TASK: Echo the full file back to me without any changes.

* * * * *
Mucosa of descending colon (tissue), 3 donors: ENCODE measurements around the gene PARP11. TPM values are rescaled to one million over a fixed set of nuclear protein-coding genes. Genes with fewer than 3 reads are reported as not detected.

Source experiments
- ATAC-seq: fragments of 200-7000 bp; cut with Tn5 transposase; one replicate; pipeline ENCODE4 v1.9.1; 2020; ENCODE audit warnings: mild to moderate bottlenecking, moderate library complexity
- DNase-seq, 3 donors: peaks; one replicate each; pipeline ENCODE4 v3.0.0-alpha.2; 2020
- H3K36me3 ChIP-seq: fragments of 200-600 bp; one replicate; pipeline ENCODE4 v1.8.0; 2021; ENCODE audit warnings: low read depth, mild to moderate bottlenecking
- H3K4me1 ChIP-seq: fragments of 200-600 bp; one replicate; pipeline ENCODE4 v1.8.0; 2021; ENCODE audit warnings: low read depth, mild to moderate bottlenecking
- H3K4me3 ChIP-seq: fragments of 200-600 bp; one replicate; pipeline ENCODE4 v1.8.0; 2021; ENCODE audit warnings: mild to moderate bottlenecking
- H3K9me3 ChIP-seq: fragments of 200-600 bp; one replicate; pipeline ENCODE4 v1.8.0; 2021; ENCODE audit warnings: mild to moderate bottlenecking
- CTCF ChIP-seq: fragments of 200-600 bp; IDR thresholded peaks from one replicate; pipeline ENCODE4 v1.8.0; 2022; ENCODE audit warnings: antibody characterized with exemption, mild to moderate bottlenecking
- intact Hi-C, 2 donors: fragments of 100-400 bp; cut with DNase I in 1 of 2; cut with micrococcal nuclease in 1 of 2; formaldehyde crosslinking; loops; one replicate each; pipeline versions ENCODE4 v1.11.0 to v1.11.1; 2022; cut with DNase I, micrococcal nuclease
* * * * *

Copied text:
Mucosa of descending colon (tissue), 3 donors: ENCODE measurements around the gene PARP11. TPM values are rescaled to one million over a fixed set of nuclear protein-coding genes. Genes with fewer than 3 reads are reported as not detected.

Source experiments
- ATAC-seq: fragments of 200-7000 bp; cut with Tn5 transposase; one replicate; pipeline ENCODE4 v1.9.1; 2020; ENCODE audit warnings: mild to moderate bottlenecking, moderate library complexity
- DNase-seq, 3 donors: peaks; one replicate each; pipeline ENCODE4 v3.0.0-alpha.2; 2020
- H3K36me3 ChIP-seq: fragments of 200-600 bp; one replicate; pipeline ENCODE4 v1.8.0; 2021; ENCODE audit warnings: low read depth, mild to moderate bottlenecking
- H3K4me1 ChIP-seq: fragments of 200-600 bp; one replicate; pipeline ENCODE4 v1.8.0; 2021; ENCODE audit warnings: low read depth, mild to moderate bottlenecking
- H3K4me3 ChIP-seq: fragments of 200-600 bp; one replicate; pipeline ENCODE4 v1.8.0; 2021; ENCODE audit warnings: mild to moderate bottlenecking
- H3K9me3 ChIP-seq: fragments of 200-600 bp; one replicate; pipeline ENCODE4 v1.8.0; 2021; ENCODE audit warnings: mild to moderate bottlenecking
- CTCF ChIP-seq: fragments of 200-600 bp; IDR thresholded peaks from one replicate; pipeline ENCODE4 v1.8.0; 2022; ENCODE audit warnings: antibody characterized with exemption, mild to moderate bottlenecking
- intact Hi-C, 2 donors: fragments of 100-400 bp; cut with DNase I in 1 of 2; cut with micrococcal nuclease in 1 of 2; formaldehyde crosslinking; loops; one replicate each; pipeline versions ENCODE4 v1.11.0 to v1.11.1; 2022; cut with DNase I, micrococcal nuclease